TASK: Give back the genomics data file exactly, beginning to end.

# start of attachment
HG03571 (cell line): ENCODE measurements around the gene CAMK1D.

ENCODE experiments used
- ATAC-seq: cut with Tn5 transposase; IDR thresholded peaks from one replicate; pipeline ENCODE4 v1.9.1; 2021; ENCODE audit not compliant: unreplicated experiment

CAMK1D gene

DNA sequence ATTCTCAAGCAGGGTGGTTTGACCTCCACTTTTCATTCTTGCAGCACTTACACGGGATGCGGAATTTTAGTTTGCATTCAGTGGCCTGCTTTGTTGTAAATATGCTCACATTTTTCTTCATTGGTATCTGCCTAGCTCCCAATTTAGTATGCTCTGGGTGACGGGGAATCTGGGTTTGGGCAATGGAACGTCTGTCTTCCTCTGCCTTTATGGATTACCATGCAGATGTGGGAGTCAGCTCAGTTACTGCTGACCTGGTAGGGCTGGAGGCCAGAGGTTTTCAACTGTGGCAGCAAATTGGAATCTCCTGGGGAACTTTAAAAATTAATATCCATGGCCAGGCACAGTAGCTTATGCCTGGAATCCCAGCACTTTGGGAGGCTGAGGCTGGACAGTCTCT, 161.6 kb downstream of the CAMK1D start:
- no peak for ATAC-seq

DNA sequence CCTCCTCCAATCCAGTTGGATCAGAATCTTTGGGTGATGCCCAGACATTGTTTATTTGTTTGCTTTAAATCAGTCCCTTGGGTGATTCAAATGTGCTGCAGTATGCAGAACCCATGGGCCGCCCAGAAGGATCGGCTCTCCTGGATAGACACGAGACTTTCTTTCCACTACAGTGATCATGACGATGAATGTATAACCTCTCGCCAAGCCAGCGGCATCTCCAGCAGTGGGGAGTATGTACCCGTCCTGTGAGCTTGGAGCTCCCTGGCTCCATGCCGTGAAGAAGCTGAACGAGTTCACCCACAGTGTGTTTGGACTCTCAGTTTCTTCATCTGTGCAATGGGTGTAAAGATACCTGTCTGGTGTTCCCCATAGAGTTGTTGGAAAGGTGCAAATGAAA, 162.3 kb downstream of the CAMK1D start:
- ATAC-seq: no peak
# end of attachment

HG03571 (cell line): ENCODE measurements around the gene CAMK1D.

ENCODE experiments used
- ATAC-seq: cut with Tn5 transposase; IDR thresholded peaks from one replicate; pipeline ENCODE4 v1.9.1; 2021; ENCODE audit not compliant: unreplicated experiment

CAMK1D gene

DNA sequence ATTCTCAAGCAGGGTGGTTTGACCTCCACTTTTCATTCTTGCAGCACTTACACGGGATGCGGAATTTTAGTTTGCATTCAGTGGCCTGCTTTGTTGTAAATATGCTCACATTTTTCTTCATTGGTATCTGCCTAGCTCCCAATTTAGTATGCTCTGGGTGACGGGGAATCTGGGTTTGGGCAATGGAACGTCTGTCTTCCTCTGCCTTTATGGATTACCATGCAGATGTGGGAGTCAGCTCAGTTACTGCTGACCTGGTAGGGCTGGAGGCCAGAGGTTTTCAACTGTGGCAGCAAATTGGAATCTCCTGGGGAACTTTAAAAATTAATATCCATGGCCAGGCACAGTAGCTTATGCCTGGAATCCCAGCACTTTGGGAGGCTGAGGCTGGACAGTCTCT, 161.6 kb downstream of the CAMK1D start:
- no peak for ATAC-seq

DNA sequence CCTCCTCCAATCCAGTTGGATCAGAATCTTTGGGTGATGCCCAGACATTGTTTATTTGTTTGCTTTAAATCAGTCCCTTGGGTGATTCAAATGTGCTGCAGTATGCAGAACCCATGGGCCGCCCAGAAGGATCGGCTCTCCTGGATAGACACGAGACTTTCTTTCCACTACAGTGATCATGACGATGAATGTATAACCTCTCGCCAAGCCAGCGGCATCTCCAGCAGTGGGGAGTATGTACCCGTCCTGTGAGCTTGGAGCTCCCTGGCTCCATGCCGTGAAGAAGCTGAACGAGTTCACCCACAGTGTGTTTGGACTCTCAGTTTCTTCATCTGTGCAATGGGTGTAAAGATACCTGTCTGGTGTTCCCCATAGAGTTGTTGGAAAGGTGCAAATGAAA, 162.3 kb downstream of the CAMK1D start:
- ATAC-seq: no peak